The stated purpose, of course, is to rid Gaza of its Hamas political leadership and to put an end to years of rocket attacks. Israel has expressly said that it has no designs on occupying Gaza (Strip, not City). But, however, there seems to be something strangely familiar, even Bush-like, about the assault. When our nation invaded Iraq, we, at least at some point, stated that our goal was to crush terrorism and promote democracy and freedom. But we went into Iraq with guns blazing, stirring up a hornets nest that still hasn't died down.
Israel, according to the spokesman I listened to on NPR this morning, aims to instruct the Palestinians that they should abandon terrorism and direct their efforts towards things like economic development - things that promote peace. But the approach, to me, is both disproportional and wholly misguided. Why not invest in better infrastructure, free economic development, and improving impoverished conditions rather than bombing folks into the stone age? Just doesn't seem right.
On the home front, we're nearly two weeks away from Inauguration Day, which we're all waiting for. And waiting for our new President will be the worst financial meltdown we've seen since the Depression. We all know that. And, we all know that the way to solve all this is to prop up our vital industries and financial services companies with huge, huge infusions of cash and credit.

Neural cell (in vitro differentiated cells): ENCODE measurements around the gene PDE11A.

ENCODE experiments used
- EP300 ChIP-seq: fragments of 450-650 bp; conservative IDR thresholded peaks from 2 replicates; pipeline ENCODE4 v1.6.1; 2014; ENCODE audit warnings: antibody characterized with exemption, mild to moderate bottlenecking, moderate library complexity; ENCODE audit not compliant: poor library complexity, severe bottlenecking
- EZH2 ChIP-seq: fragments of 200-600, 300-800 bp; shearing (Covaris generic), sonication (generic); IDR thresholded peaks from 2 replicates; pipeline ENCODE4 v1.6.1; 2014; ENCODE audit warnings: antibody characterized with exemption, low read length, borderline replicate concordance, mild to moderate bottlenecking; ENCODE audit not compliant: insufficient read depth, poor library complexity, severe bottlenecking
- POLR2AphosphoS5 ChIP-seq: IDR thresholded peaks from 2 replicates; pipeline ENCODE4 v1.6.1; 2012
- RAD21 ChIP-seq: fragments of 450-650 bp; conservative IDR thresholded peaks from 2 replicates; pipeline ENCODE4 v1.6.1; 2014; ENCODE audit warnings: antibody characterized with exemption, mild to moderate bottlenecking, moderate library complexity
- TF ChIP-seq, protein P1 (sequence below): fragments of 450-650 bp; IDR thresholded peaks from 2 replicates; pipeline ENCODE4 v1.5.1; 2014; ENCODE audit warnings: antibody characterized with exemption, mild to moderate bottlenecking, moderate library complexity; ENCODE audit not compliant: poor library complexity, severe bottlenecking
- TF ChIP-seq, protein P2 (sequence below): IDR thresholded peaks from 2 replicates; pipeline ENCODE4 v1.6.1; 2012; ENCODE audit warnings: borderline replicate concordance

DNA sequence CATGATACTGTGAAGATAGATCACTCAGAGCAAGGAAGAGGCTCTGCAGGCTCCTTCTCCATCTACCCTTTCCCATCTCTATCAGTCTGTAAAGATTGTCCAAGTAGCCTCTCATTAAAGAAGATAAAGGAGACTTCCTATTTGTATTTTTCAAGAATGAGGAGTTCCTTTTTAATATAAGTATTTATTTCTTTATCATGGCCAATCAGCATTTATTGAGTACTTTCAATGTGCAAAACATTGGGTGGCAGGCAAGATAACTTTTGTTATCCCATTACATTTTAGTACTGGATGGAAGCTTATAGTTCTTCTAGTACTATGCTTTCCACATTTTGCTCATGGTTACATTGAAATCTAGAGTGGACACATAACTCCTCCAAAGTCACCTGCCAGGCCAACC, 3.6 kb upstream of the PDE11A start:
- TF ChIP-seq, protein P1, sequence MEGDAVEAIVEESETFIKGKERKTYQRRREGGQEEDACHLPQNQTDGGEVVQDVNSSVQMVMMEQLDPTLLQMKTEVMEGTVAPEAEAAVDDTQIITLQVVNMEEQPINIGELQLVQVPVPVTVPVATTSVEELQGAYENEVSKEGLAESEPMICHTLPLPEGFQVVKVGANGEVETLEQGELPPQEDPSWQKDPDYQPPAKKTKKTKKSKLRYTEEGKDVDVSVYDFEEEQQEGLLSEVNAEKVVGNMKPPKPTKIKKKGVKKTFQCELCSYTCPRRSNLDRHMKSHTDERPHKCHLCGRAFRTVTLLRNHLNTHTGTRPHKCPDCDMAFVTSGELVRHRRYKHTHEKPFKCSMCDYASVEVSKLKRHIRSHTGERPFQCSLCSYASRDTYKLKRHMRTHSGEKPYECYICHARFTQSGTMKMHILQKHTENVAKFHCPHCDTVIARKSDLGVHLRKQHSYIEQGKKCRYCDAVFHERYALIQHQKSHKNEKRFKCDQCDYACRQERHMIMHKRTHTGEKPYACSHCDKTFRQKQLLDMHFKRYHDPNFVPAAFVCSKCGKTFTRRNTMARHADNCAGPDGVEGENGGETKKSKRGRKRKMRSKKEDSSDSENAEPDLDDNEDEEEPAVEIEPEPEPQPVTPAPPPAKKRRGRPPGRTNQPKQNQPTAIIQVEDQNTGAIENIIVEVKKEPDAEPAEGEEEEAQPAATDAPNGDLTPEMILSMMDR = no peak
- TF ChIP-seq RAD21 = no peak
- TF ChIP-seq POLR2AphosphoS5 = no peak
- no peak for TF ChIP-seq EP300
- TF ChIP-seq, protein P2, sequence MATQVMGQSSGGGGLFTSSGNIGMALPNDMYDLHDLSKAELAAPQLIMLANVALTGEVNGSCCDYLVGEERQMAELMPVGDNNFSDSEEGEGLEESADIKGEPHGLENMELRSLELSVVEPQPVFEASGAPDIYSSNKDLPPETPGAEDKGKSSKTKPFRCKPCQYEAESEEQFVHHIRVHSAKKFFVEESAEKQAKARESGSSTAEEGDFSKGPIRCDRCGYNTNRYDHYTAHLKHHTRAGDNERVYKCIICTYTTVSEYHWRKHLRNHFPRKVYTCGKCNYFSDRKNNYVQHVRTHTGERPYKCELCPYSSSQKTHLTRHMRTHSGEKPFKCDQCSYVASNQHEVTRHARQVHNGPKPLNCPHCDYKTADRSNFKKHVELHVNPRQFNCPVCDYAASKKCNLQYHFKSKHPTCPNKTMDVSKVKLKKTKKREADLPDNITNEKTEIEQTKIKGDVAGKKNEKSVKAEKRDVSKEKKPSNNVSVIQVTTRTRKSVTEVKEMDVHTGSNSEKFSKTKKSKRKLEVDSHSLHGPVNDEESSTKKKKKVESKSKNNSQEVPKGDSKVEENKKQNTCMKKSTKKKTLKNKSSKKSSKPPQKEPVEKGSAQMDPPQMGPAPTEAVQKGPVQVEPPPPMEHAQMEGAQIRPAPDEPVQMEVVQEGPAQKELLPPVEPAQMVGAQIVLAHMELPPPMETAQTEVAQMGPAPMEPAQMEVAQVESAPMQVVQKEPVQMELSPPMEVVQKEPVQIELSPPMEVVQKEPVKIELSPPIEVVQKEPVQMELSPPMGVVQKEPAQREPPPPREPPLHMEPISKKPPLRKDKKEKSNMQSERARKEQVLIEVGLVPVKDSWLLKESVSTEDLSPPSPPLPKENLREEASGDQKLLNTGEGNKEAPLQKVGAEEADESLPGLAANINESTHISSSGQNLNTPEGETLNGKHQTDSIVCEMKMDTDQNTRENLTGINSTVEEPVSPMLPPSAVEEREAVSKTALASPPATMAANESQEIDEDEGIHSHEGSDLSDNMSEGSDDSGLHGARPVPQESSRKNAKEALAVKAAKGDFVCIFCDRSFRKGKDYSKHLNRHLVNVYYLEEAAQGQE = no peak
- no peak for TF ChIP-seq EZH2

Or do we? If you've been following the editorials, you'll note some folks, like Paul Krugman of the NYT, noting that one of the worst fiscal moves our country made was President Franklin Roosevelt's attempts to balance the federal budget after only a few years of deficit spending during the Great Depression. The theory goes that if he and Congress hadn't pulled back, the Depression wouldn't have last as long as it did. Therefore, the thought goes, we should not make the same mistake twice and fail to dump many trillions of dollars into our economy.
But let me play devil's advocate here for a moment, bearing in mind that I'm no economist. However, what about letting things be? At least part of the modern conservative theory of capitalist economics holds that from time to time modern economies must re-allocate resources from less productive industries to more productive industries. Our economy has recently been tied up in financial services and heavy investment in real estate. That served us fairly well after we recovered from the collapse of heavy manufacturing. If we prop up our economy now, do we in some way prevent it from transitioning to the next big thing? Should we hold up on the economic stimulus, maybe let this thing play out, regardless of the pain?